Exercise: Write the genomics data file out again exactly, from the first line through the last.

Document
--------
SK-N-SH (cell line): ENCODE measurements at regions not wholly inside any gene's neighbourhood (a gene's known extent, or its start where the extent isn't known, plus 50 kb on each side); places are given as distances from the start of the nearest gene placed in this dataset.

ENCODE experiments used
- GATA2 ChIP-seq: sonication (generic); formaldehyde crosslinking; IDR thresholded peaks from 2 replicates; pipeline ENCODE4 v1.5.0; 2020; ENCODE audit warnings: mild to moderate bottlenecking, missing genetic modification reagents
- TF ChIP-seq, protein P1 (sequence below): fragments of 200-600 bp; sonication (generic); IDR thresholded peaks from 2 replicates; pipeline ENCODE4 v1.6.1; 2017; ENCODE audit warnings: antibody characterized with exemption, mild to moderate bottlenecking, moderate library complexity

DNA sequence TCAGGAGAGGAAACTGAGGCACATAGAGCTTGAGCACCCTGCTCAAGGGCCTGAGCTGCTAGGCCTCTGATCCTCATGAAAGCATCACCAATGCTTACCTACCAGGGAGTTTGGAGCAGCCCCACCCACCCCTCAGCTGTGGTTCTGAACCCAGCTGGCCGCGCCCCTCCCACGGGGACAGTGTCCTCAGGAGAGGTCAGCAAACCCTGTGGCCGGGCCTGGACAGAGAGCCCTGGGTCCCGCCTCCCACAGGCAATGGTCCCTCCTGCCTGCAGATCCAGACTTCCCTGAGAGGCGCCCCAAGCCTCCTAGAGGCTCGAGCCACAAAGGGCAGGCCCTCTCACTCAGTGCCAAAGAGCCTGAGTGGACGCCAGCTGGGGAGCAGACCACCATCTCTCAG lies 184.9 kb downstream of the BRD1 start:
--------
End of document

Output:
SK-N-SH (cell line): ENCODE measurements at regions not wholly inside any gene's neighbourhood (a gene's known extent, or its start where the extent isn't known, plus 50 kb on each side); places are given as distances from the start of the nearest gene placed in this dataset.

ENCODE experiments used
- GATA2 ChIP-seq: sonication (generic); formaldehyde crosslinking; IDR thresholded peaks from 2 replicates; pipeline ENCODE4 v1.5.0; 2020; ENCODE audit warnings: mild to moderate bottlenecking, missing genetic modification reagents
- TF ChIP-seq, protein P1 (sequence below): fragments of 200-600 bp; sonication (generic); IDR thresholded peaks from 2 replicates; pipeline ENCODE4 v1.6.1; 2017; ENCODE audit warnings: antibody characterized with exemption, mild to moderate bottlenecking, moderate library complexity

DNA sequence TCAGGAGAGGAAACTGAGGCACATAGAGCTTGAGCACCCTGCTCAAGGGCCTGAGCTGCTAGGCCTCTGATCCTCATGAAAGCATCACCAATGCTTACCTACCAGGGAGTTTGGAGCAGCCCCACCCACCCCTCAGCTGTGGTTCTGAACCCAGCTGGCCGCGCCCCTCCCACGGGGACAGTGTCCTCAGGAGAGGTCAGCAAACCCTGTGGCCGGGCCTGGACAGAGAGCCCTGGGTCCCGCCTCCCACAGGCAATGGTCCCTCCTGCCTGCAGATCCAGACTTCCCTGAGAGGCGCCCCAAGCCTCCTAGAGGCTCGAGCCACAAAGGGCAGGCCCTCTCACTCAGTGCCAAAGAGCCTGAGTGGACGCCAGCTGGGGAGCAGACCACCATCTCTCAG lies 184.9 kb downstream of the BRD1 start: